Scania and ABB tested MCS, megawatt charging for electric trucks

Electric propulsion is now being introduced into almost all areas of transport, including aviation. There is great interest in it where most people least expect it, in cargo transport. The electric drive is known for its short range, which can be (and often is) a problem. In the case of delivery vans, however, many of them are operated all the time, but over short distances, so it is not surprising that they appear in large numbers, for example, with courier services. These, especially in cities, cover surprisingly short distances for many, on which even relatively small batteries are sufficient. Electric delivery trucks have been in production for several years, but in recent months there has been a lot of talk about heavy trucks and tractors. But here we are no longer talking about tens or low hundreds of km per day, but about many hundreds. And this is where the electric drive begins to encounter a problem. Companies Scania a ABB but they think they have a solution.

Scania ABB MCS charging

A new standard is being developed for heavy tractors MCS (Megawatt Charging System), which should be fully standardized in 2024. However, some cars can already receive it on request in pilot mode. And one such charger has already been successfully tested by the aforementioned companies. We don’t know the exact power, but it should be around a megawatt. Although the charging connector itself is certainly not small, we can see that it has not become what many feared. Although we are somewhere around 1 MW here, the charging cable is not as thick as many expected (the question is how it will look when using the maximum that MCS is supposed to support, it may be a different matter there).

Scania ABB MCS charging

The system is rumored to use currents of 1500 to 3000 A, which are literally insane values, despite a fairly high voltage that far exceeds what we know from today’s electric car chargers (typically 400 to 800 V). The maximum should be 1250 V, which also means that a charging power of up to 3.75 MW is expected! It is not impossible, it has already been practically tested (not in this case Scania and ABB). It is definitely worth asking where such a huge amount of energy is taken to achieve such a high charging performance. Another question is whether it is even needed.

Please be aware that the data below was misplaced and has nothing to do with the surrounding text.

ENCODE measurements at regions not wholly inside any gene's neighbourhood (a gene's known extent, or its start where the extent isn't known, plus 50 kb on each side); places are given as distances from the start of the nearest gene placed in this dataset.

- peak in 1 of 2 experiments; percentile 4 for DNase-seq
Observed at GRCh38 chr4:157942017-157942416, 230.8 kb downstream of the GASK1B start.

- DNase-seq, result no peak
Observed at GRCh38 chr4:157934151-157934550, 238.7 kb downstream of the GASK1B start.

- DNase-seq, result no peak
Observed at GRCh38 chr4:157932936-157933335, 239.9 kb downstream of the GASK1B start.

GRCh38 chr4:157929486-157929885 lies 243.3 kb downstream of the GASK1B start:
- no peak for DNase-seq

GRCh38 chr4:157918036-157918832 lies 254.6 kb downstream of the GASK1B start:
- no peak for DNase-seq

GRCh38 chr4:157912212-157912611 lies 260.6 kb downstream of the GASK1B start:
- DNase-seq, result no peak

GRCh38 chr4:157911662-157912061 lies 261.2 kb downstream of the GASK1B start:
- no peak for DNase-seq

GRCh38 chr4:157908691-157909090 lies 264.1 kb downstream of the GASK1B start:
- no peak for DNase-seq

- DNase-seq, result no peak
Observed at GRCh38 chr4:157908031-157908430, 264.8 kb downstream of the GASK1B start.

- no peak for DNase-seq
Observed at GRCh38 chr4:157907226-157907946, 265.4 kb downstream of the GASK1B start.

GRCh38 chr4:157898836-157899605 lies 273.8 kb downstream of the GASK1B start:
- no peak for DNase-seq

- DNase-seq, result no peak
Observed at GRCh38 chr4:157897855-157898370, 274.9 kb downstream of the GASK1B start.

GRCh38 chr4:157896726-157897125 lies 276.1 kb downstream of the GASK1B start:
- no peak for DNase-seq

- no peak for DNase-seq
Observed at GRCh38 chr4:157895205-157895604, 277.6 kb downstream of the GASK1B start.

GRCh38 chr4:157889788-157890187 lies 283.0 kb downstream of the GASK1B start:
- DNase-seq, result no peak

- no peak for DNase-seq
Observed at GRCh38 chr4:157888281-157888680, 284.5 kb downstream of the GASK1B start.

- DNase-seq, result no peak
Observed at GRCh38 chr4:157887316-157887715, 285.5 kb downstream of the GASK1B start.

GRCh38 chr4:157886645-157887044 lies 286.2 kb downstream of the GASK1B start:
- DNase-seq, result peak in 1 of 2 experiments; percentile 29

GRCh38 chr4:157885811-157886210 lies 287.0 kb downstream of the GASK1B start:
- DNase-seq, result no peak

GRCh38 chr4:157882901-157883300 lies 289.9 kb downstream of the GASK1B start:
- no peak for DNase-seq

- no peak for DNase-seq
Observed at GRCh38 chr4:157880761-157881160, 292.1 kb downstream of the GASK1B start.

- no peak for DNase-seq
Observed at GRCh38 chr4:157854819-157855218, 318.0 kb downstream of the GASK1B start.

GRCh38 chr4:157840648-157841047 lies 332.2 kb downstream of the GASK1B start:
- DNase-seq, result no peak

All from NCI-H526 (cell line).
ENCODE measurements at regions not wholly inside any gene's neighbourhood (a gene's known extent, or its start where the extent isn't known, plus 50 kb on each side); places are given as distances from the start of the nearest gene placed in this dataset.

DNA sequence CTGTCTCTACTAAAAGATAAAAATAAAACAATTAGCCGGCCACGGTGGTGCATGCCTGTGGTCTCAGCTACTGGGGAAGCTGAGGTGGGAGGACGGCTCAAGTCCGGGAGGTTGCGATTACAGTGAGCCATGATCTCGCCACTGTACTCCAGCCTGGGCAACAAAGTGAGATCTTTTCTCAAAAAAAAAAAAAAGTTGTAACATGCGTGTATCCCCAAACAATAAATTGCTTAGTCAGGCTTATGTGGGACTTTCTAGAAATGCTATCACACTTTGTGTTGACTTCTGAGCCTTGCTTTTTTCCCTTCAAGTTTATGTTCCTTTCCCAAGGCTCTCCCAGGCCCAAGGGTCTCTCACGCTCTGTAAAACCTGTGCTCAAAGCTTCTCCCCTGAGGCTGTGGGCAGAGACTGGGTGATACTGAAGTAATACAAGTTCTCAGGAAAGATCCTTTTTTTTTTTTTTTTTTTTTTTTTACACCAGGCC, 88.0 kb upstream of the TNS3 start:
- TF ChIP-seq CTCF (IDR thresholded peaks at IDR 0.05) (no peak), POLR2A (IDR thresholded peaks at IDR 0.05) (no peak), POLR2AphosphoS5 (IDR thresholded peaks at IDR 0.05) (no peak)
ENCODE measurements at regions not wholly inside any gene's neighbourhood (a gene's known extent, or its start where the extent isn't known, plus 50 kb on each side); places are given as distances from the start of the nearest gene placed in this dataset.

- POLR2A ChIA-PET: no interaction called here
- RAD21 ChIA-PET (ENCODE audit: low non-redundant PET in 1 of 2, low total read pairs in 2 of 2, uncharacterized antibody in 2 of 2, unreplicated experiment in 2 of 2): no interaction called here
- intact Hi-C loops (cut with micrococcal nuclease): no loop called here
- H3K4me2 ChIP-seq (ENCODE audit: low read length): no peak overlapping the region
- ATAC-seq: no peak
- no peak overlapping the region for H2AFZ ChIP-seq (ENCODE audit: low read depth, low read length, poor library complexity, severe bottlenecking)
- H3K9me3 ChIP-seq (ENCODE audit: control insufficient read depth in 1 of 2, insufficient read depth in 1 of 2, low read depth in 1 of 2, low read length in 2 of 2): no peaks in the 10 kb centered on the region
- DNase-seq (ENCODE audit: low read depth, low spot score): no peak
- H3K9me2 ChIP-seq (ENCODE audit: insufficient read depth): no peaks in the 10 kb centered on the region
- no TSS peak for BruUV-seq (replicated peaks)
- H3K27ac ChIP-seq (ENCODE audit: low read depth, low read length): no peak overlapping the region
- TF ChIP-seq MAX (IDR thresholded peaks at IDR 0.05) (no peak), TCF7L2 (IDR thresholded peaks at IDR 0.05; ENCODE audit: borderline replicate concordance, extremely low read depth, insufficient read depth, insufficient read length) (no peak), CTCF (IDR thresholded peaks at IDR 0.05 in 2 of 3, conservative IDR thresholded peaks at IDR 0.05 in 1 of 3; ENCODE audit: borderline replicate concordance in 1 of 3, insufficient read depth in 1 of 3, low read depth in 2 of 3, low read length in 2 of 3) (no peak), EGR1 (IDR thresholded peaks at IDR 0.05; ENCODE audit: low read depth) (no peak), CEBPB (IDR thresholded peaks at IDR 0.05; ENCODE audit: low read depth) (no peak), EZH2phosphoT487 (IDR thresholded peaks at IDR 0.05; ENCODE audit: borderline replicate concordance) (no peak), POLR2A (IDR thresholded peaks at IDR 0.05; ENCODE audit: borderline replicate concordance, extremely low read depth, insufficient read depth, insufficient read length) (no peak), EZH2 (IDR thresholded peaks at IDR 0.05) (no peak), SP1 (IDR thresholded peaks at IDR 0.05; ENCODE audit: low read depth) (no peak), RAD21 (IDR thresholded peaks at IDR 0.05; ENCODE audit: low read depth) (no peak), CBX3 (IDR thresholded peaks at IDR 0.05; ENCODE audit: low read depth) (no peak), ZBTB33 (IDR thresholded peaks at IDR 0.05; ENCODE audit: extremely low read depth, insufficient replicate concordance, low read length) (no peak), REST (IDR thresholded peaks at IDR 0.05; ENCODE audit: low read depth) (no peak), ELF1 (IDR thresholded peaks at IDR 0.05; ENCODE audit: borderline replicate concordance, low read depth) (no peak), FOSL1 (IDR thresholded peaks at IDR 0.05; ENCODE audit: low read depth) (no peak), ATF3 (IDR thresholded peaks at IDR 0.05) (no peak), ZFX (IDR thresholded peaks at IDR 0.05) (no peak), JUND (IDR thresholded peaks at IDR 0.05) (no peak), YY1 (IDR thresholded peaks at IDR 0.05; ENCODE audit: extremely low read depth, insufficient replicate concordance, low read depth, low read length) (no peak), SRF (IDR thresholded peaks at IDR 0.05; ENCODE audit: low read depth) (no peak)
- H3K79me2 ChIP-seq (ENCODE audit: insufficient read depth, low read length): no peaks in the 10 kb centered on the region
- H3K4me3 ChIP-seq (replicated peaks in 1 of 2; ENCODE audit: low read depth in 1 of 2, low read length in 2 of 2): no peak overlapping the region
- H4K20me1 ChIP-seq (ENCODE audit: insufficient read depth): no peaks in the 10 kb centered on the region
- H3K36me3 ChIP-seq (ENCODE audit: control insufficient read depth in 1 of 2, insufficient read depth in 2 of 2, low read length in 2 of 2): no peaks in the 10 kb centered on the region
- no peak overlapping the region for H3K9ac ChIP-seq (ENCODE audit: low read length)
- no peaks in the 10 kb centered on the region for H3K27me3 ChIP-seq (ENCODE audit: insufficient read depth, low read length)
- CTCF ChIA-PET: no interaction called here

For Europe, the standard is to be able to drive for 4.5 hours with a mandatory 45 minute break, which should be enough time for the car to drive another 4.5 hours (at 80 km/h this would mean another 360 km) . Volvo recently tested an electric tractor and achieved a consumption of 110 kWh/100 km, but let’s calculate higher values ​​of around 130 kWh/100 km. This would mean approximately 468 kWh of energy for 360 km, and if we have 45 minutes to do it, we would need an output of 624 kW. This is a theory, but the course of the charging power gradually decreases, and when we include other details, it seems to us that it would really need at least something around 1 MW at its peak. Almost four times seems to be usable, perhaps for charging during the journey itself, but not mandatory breaks (personally, however, I do not expect that the combination of a tractor and chargers capable of such performance will be common).

Here, however, it is good not to forget one detail. If the battery is large enough, then it does not need to recharge for the full 360 km when arriving at the charger. Example. If the car has a range of 600 km, it has traveled 360 km and has 240 km left. Then, for the next 360 km route, he only needs to charge 120 km and not 360. So he can get by even with slower charging. Of course, it’s not that simple, because he should definitely have some reserve, it’s about the concept here. The larger the battery, the more energy will be left when arriving at the charger, the less need to charge, i.e. the smaller the need for the fastest charging within the mandatory break. If the tractors have large batteries to just handle the 4.5-hour shifts, it will be really nerve-wracking. Let us also remind you that the Milence company (Volvo, Traton and Daimler) want to build 1700 fast chargers with the MCS system in Europe in the next 5 years. Scania predicts that by 2030, half of the cars produced will already be electric.

At the same time, Scania is introducing the Scania Charging Access service for charging electric vehicles and the Scania Driver App. This is to create a service for accessing and paying for charging. One example of chargers will be the one for the logistics company Falkenklev in Sweden. The charging hub will offer a power of 1.6 MW, space for 22 cars and a 2 MWh balancing battery. Scania will supply 5 electric trucks for Falkenklev.

Source: Svět hardware by

*The article has been translated based on the content of Svět hardware by If there is any problem regarding the content, copyright, please leave a report below the article. We will try to process as quickly as possible to protect the rights of the author. Thank you very much!

*We just want readers to access information more quickly and easily with other multilingual content, instead of information only available in a certain language.

*We always respect the copyright of the content of the author and always include the original link of the source article.If the author disagrees, just leave the report below the article, the article will be edited or deleted at the request of the author. Thanks very much! Best regards!